Q&A with state historic preservation coordinator Jeanne Cyriaque

As African American Programs Coordinator for the State of Georgia Historic Preservation Division, Jeanne Cyriaque spends her days (and travels about 7,500 miles a year) researching, chronicling, writing about and helping to find funding for historic sites of black history in the state.

We asked Cyriaque about her work and the work of others in attempting to get a fuller accounting of black history in Georgia and preserve its landmarks.

Q: What efforts are there now to establish a Civil Rights trail?

A: Congressman John Lewis introduced legislation that will fund a feasibility study to establish a national Civil Rights Trail. The bill passed the House and was introduced into the Senate. So far, there has been one committee hearing and it is likely that the feasibility study will be included in an omnibus bill. The feasibility study will produce the necessary documentation for Congress to consider the trail as a potential National Heritage Area.

Q: If you had to make a list of the top five moments in Georgia’s black history that most need to be preserved, what are they?

A: In no particular order, they are: January 12, 1865, when Sherman's March to the Sea ended in Savannah and he met with 20 black ministers and community leaders. The result of this meeting was Field Order No. 15 that set aside lands for the freed people, or what is popularly known as "forty acres and a mule," in the sea islands and coastal regions, including Georgia; 1868, when 30 African-American elected officials were expelled from the Georgia legislature; 1906, the Atlanta Race Riot; March 18, 1937, when the Eleanor Roosevelt Rosenwald School was dedicated in Warm Springs, Ga; the 1960s, when the SCLC, led by Dr. Martin Luther King Jr., led several campaigns culminating in the 1965 Civil Rights Act.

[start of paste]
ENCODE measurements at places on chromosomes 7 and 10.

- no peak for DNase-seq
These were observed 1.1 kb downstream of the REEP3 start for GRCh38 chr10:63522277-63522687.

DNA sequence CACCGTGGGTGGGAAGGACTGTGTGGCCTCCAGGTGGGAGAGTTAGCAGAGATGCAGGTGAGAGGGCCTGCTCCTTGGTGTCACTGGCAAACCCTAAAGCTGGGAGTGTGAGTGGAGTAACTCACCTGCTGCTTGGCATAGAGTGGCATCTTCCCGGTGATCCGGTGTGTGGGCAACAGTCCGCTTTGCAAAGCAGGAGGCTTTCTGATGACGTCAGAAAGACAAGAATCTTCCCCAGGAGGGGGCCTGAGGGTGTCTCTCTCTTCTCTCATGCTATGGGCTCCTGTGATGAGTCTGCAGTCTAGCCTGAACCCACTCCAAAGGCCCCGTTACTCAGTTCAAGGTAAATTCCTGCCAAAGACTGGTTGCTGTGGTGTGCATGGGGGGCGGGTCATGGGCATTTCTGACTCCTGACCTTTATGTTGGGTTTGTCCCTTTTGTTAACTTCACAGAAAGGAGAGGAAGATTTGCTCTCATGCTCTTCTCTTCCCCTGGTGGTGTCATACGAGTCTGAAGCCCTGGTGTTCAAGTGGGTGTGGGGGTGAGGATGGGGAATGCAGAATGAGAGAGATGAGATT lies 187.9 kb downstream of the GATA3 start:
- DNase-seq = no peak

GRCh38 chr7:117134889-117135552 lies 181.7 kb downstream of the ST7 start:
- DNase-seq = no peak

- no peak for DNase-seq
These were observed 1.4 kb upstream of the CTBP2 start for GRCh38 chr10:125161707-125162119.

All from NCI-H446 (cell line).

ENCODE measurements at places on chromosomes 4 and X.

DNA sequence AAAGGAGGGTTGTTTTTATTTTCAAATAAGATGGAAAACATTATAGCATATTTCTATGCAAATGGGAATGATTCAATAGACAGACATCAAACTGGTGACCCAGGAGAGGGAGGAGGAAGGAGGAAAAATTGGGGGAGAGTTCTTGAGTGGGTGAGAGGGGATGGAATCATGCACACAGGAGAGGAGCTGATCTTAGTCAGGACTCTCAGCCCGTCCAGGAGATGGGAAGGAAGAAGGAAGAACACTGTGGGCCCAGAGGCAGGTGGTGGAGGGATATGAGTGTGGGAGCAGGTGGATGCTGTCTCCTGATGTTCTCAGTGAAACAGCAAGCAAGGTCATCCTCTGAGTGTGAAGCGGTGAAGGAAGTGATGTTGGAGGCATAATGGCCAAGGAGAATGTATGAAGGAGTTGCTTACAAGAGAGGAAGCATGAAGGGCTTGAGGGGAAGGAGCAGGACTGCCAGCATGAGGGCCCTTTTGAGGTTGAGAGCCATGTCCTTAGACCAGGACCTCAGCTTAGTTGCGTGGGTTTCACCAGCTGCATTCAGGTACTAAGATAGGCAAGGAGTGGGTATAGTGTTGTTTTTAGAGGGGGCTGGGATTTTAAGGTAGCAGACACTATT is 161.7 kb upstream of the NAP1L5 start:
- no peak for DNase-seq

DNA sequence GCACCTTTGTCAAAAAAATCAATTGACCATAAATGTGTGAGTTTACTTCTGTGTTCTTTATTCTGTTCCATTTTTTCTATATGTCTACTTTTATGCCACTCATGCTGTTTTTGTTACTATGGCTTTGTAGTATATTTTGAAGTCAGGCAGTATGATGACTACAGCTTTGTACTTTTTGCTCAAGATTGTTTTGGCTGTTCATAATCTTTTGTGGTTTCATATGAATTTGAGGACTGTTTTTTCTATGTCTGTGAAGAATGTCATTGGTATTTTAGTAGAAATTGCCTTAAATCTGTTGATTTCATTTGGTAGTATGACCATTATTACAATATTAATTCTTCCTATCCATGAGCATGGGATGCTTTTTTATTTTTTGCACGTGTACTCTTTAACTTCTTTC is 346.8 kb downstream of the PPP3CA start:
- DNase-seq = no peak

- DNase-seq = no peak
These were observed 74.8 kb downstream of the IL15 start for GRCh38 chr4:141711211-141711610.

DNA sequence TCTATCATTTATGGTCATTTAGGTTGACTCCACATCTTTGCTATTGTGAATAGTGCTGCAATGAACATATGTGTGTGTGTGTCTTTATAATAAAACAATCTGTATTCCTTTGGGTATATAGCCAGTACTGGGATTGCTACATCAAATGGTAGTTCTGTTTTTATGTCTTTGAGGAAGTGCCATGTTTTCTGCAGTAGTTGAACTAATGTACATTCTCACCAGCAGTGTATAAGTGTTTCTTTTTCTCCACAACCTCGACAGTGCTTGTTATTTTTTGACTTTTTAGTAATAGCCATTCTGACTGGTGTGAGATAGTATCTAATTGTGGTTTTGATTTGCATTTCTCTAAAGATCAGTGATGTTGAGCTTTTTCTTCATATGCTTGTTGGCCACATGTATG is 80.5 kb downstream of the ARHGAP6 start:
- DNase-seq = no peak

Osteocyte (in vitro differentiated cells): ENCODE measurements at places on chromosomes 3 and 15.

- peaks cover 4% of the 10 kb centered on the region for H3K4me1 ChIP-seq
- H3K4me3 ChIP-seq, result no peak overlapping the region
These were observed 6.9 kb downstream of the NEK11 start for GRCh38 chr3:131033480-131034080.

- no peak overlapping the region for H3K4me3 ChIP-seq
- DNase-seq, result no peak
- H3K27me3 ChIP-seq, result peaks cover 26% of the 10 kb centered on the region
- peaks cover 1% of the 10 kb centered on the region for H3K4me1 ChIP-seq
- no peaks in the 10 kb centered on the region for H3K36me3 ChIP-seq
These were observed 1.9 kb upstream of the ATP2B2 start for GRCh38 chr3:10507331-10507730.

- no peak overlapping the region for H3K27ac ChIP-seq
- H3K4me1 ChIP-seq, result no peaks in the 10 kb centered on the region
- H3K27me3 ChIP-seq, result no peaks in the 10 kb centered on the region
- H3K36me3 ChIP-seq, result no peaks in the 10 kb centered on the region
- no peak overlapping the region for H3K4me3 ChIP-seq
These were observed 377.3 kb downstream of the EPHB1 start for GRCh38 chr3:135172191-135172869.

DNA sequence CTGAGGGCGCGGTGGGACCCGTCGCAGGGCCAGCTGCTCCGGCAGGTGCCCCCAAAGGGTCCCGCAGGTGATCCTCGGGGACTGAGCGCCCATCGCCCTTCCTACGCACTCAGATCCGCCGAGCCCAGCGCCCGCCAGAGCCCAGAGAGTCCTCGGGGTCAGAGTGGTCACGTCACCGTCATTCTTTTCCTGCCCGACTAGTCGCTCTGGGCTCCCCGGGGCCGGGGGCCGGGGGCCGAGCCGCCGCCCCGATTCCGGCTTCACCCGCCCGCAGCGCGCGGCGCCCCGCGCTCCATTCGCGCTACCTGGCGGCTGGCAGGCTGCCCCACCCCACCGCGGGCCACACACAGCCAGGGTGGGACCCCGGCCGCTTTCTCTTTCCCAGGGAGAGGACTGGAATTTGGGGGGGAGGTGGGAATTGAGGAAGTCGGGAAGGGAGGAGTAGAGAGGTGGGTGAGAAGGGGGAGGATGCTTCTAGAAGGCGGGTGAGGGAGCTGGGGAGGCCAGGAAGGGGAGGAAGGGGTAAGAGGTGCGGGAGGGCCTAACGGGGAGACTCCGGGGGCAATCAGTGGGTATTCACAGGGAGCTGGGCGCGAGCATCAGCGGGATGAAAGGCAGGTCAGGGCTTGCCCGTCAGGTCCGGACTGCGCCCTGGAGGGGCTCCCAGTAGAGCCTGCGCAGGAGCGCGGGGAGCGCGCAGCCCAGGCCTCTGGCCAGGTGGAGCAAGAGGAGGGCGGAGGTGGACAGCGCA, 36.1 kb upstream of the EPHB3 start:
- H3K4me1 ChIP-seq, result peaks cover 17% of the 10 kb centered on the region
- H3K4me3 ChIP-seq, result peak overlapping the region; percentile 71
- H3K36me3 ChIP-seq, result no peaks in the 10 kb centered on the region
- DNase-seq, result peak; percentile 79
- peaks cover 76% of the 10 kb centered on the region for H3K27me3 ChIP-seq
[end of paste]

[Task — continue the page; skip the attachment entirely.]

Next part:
Q: What’s your most surprising discovery?

A: My most surprising discovery is that in any town in Georgia that had a significant African-American population, there still remains some building or a contribution to that town that represents an African-American story that needs to be told.

Q: What of the argument that all history is history, inclusive, and it shouldn’t be separated out into black and white?

A: Unfortunately, until the 20th century, historiography focused more on white history and if topics such as slavery and African-Americans were covered at all, it was to justify enslavement or promote racist Jim Crow practices and segregation. More recently, historians and the National Park Service have made concerted efforts to recognize all ethnic groups and their contributions to our nation in National Parks and National Heritage Areas.